A new study published in Current Biology shows that small fragments of plastic waste are damaging the health of lugworms, which happen to be a key cog in the marine ecosystem.

A massive die-off of oysters and scallops off the coast of British Columbia has fishermen and seafood salespersons deeply troubled. Ocean acidification, a direct result of ACD, is suspected as the cause. Further south, Brazil’s shellfishing communities are now blighted by industrial pollution. "There’s this chemical product in the water," fisherwoman Edinilda de Ponto dos Carvalhos said of the phenomenon. "It has no smell, but it kills everything."

Off the coast of South Africa, 4,000 penguins and hundreds of seabird nests were oiled when a fishing trawler carrying approximately 2,500 gallons of diesel fuel ran aground less than three miles from the Betty’s Bay Marine Protected Area.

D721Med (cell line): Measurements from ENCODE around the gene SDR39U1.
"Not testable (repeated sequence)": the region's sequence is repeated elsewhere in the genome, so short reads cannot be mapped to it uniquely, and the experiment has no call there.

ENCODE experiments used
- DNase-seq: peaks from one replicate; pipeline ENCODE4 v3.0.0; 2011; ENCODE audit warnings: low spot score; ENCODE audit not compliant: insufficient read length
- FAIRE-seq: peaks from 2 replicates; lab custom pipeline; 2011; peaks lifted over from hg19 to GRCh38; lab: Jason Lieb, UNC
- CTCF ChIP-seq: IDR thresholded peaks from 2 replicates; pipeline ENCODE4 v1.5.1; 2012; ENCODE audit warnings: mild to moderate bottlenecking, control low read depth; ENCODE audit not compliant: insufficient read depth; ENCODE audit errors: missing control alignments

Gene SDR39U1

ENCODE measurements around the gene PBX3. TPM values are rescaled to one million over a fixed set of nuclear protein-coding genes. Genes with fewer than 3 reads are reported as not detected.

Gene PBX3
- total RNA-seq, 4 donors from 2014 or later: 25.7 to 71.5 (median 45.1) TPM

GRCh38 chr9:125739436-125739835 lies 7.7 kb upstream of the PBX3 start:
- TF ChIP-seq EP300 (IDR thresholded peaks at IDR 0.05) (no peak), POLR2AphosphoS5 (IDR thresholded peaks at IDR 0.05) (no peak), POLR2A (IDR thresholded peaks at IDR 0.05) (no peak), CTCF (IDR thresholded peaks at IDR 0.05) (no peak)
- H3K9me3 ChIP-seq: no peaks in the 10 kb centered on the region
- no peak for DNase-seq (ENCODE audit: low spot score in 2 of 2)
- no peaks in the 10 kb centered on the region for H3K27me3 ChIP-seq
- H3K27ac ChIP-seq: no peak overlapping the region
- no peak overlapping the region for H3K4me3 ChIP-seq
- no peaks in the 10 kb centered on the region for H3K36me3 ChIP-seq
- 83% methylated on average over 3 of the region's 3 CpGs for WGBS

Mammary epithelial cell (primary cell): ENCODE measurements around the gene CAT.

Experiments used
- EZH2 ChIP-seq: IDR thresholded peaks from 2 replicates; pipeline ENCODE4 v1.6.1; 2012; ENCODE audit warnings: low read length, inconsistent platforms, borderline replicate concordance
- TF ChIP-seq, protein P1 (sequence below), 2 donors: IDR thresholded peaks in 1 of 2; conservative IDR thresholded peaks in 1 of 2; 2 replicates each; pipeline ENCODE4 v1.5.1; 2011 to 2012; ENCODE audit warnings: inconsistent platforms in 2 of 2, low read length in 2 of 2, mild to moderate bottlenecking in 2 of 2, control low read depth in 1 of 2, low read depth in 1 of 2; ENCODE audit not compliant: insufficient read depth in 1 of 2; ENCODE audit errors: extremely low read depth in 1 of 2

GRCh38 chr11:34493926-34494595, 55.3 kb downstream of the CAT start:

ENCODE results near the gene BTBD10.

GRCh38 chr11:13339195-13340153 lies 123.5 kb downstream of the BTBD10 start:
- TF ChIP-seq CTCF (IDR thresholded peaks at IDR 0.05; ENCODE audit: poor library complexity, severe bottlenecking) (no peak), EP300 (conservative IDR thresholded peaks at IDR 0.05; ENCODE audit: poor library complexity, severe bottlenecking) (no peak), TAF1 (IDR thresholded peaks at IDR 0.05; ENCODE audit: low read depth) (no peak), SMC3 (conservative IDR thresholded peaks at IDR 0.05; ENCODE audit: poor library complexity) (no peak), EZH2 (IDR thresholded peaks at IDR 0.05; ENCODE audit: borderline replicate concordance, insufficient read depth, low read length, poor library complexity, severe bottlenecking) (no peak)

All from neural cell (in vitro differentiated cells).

Back in the United States, a recent oil spill closed down a 65-mile stretch of the Mississippi River that included the Port of New Orleans. The Mississippi, of course, flows into the fragile marsh, where 90 percent of all the organisms in the Gulf of Mexico spend some part of their lives.

Drinking water problems continue to grow all over North America.

People in Clearfield County, Pennsylvania, are trying to stop the state from spreading sewage sludge on soils. The state calls the sewage sludge "biosolids" and says it will enrich the soil and improve the overall health of the land and animals. The people are complaining of the stench of the sewage, in addition to the fact that it is making them sick.